And the foreign fighters have more privileges. The female Hisbah – almost all the foreign women join the Hisbah. They carry a Kalashnikov. I don’t think they’re well trained on it, but they act with impunity. They don’t answer to anyone. The Syrian Hisbah answer to the foreign Hisbah females. And all the foreign fighters – the men – have access to a sex slave. They’re given one automatically, where the Syrian – they call themselves Ansar – are not given one, and sometimes they sounded a bit jealous about that, sadly, and – or sickeningly. The foreign fighters are housed in nice places. They’re given good quarters. They are really treated with a lot of respect because they gave up everything to come, and some come with whole families. They get married. They often marry within their own language group, but not always.

That’s all I can think off the top of my head to tell you about the foreign fighters, but --

QUESTION: And the local fighters – I asked – you interviewed local fighters, right?

MS SPECKHARD: All the interviews in Turkey are local. They’re all Syrians.

QUESTION: They are all Syrians? And the motive?

MS SPECKHARD: Yeah, so we have --

QUESTION: The ideological motive? You hear anything --

MS SPECKHARD: I would say – we’ve counted them up, and my Turkish colleague and I agreed to go through these right now because we’re not sure we agree on this, but it’s looking like maybe three to five were very ideologically driven to join. So the – ISIS comes into an area and they immediately install a sheikh in the mosque. The sheikh starts reaching out, especially to the youth, and telling them, “We came to make the real Islam, we want to teach you how to pray, we want to teach you all the things about your religion that you don’t know that Assad kept from you. Notice that your country has oil but that you’re poor. We’re now going to share the wealth. You’re going to rise up from how you lived under Assad.”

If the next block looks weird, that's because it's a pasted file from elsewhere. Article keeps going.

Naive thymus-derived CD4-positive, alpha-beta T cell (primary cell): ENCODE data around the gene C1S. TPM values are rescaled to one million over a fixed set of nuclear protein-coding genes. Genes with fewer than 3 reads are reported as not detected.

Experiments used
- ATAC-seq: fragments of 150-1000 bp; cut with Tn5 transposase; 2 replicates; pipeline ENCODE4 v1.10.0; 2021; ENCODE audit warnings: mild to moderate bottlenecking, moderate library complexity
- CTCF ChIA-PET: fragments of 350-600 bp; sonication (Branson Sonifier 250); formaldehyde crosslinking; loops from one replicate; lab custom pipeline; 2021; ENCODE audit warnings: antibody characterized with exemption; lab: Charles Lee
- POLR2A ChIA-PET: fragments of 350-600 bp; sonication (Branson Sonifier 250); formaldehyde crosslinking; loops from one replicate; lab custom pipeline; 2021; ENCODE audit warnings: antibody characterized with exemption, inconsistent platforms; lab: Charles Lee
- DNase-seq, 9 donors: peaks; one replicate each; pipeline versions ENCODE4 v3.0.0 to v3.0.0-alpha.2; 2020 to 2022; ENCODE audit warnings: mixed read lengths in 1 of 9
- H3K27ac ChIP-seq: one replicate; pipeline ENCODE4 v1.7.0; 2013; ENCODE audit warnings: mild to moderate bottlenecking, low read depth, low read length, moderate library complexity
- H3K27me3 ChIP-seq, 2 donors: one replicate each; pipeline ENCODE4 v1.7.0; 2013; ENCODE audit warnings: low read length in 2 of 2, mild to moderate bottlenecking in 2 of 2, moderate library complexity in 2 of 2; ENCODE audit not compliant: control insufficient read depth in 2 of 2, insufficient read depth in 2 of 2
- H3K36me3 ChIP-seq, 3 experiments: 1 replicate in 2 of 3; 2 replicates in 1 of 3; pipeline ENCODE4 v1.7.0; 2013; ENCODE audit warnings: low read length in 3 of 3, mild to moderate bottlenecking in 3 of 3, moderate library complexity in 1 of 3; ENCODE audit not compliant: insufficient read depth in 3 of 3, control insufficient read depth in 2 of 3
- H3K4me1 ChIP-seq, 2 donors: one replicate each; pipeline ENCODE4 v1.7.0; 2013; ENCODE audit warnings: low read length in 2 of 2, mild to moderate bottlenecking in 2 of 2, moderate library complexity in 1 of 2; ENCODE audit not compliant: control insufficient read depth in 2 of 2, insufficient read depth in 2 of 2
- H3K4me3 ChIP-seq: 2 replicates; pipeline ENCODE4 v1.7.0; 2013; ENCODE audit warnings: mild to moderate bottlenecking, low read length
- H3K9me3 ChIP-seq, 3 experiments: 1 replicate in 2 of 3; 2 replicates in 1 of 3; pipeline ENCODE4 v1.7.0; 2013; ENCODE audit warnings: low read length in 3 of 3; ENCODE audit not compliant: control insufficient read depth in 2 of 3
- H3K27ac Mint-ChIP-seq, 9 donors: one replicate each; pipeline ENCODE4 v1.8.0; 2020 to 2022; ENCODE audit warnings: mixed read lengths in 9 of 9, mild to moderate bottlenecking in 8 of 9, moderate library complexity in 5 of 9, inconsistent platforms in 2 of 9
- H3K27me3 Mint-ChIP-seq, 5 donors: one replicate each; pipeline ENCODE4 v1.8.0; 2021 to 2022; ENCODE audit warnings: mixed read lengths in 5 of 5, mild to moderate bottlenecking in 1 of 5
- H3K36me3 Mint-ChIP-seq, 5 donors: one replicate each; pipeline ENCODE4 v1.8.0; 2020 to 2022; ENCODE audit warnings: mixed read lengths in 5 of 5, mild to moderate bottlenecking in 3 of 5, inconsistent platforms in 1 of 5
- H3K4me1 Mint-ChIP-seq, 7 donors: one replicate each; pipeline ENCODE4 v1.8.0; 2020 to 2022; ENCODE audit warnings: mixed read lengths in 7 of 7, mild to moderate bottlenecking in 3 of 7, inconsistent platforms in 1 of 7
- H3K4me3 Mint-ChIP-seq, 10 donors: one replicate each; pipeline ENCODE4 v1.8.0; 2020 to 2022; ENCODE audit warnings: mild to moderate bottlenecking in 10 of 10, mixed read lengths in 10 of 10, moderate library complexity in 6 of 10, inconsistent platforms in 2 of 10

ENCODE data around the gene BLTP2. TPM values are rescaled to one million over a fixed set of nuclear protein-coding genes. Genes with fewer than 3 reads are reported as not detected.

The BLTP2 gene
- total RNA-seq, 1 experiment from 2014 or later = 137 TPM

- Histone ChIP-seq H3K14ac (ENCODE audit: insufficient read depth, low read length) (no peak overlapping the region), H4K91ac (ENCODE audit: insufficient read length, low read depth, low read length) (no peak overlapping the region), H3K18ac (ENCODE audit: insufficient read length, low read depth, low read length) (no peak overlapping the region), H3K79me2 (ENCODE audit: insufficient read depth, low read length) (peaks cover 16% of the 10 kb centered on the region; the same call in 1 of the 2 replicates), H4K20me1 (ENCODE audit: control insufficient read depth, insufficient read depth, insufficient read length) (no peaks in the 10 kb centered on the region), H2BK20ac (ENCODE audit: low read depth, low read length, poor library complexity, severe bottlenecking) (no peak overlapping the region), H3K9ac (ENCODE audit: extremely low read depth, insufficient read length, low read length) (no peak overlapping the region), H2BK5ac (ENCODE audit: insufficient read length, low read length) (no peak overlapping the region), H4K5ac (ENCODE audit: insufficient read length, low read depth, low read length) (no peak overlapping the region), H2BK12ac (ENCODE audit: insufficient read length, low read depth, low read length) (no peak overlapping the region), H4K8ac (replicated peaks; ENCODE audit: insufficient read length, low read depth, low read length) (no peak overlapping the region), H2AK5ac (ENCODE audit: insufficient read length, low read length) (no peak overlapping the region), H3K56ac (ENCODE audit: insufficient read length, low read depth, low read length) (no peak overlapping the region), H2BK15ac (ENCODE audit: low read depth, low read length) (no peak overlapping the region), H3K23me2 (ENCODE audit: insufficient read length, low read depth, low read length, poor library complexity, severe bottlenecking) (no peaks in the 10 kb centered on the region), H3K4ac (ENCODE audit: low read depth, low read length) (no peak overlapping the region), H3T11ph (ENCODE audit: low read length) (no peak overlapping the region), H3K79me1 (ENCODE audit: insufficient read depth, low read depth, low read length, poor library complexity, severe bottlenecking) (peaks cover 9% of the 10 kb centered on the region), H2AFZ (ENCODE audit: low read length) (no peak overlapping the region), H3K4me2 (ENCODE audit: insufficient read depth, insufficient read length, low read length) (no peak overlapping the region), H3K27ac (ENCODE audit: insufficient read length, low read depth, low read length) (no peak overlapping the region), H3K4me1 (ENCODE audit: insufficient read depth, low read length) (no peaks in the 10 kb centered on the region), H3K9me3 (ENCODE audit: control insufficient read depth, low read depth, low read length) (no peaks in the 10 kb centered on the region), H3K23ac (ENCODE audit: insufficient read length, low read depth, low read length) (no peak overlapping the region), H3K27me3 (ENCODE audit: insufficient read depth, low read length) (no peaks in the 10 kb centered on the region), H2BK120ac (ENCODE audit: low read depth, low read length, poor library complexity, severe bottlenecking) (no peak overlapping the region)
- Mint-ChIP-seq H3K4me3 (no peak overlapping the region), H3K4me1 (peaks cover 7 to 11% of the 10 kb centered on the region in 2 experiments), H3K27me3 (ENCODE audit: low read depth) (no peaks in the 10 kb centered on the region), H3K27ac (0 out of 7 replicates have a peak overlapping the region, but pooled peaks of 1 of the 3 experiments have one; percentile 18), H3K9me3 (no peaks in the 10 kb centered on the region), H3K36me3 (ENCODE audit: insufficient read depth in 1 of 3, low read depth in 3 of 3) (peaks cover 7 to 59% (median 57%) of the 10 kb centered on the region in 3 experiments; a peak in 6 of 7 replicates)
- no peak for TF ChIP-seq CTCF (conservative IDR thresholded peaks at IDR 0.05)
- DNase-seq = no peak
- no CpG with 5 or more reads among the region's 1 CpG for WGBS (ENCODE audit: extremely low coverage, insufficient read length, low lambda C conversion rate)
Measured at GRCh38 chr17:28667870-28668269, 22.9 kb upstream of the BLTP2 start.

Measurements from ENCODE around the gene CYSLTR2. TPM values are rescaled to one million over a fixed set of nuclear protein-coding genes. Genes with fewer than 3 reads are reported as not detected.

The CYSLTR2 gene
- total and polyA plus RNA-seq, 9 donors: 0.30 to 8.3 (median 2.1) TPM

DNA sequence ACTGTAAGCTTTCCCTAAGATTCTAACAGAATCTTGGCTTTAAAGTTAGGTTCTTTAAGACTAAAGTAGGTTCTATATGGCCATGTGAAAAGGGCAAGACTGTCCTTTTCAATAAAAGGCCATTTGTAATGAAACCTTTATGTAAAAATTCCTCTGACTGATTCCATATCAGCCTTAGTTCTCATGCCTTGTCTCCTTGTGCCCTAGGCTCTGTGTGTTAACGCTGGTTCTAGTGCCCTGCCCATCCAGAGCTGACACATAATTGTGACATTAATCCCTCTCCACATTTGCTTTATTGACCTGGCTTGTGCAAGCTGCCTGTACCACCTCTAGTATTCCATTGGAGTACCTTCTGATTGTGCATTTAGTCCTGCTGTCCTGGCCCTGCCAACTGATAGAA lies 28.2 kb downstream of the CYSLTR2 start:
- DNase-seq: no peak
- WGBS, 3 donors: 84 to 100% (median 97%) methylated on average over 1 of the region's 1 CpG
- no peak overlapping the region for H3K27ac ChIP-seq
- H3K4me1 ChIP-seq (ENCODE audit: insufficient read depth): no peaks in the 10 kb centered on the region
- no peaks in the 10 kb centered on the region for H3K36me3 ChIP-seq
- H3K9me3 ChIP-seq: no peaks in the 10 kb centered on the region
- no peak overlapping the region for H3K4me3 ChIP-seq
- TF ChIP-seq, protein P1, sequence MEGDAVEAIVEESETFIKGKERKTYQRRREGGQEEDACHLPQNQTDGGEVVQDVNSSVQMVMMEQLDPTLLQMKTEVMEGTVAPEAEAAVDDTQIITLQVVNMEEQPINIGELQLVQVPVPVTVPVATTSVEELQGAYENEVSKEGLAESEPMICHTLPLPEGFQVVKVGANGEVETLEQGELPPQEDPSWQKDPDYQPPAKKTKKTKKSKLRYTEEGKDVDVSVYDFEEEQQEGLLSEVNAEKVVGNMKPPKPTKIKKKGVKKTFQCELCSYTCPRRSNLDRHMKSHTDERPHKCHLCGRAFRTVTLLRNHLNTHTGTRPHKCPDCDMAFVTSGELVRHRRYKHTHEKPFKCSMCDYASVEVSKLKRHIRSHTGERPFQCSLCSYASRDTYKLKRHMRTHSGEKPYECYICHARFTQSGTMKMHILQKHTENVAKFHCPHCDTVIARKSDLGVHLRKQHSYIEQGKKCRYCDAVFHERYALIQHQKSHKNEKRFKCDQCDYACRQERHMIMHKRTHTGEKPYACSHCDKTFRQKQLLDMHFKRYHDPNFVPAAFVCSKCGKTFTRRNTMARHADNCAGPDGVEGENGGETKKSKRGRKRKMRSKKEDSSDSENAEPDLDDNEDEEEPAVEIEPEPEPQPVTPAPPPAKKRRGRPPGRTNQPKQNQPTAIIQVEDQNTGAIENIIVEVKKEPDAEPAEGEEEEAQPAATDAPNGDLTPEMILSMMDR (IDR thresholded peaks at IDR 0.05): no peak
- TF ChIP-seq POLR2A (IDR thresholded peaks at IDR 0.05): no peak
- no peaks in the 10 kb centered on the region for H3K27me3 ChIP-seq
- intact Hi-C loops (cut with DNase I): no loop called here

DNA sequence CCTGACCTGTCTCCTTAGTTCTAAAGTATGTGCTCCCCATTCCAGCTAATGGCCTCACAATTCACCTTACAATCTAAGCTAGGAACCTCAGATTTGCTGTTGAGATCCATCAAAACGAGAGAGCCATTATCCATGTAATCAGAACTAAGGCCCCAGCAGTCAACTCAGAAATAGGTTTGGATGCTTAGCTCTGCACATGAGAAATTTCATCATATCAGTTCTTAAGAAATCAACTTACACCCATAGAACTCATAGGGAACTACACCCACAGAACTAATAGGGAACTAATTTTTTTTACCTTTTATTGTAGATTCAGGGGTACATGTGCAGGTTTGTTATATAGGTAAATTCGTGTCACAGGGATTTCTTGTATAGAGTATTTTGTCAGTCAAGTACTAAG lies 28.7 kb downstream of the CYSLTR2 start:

And the young ones gravitate to that. So that’s both ideological and financial, and they are also given a job. So we found at least four or five that answered to the ideological call, but the others are starved into it. Women marry into the ISIS fighters because their families are literally starving and they think, well, if I marry an ISIS fighter then the family gets a food card because the food – you get a card that you can go and buy food or fuel. And so she saves her family this way. And the fighters that are captured, they’re given a choice – join us or we’ll behead you. So you join.

MODERATOR: Let’s go to Matthew Hall. Oh, thank you.

QUESTION: Celine Li from ATN News. Among all the 25 defectors you talked to in Turkey and also 500 writ large, do you sense a sense of guilt from them? I know a lot of them escaped because their personal situations no longer seem appealing to them financially or freedom-wise, but do they have a bigger sense of the world, how their actions might have caused harm to the rest of the world?

MS SPECKHARD: I’ve heard in the news that some ISIS fighters haven’t been getting paid, but we didn’t hear that from anybody. So nobody left – left ISIS because of finances. In fact, all of them told us that financially they were greatly enhanced by joining ISIS. But they left because of ideological things – corruption, extreme brutality that they just couldn’t swallow anymore – and they left risking their lives. I always ask, “How are you doing now?” And we ask how have they settled in Turkey because they’re living as guests in Turkey. And we ask, “Are you having nightmares?” They don’t really want to open up about that. They don’t want to really open up about any of it. They’re highly traumatized. And you can tell that. With somebody that wants to tell you everything and exaggerate everything, they might be a fake person. But with the ones that – most soldiers are this way too. They don’t want to tell you their combat stories because they don’t want to relive them. It causes them a lot of pain. And yes, they have terrible nightmares and terrible self-doubt about what they were involved in, because at one point they were true believers and they went through their Sharia training, they did behead. Some of them make the point of telling us, “I never killed civilians. I only killed in battles.” And they make that point because they do feel guilty.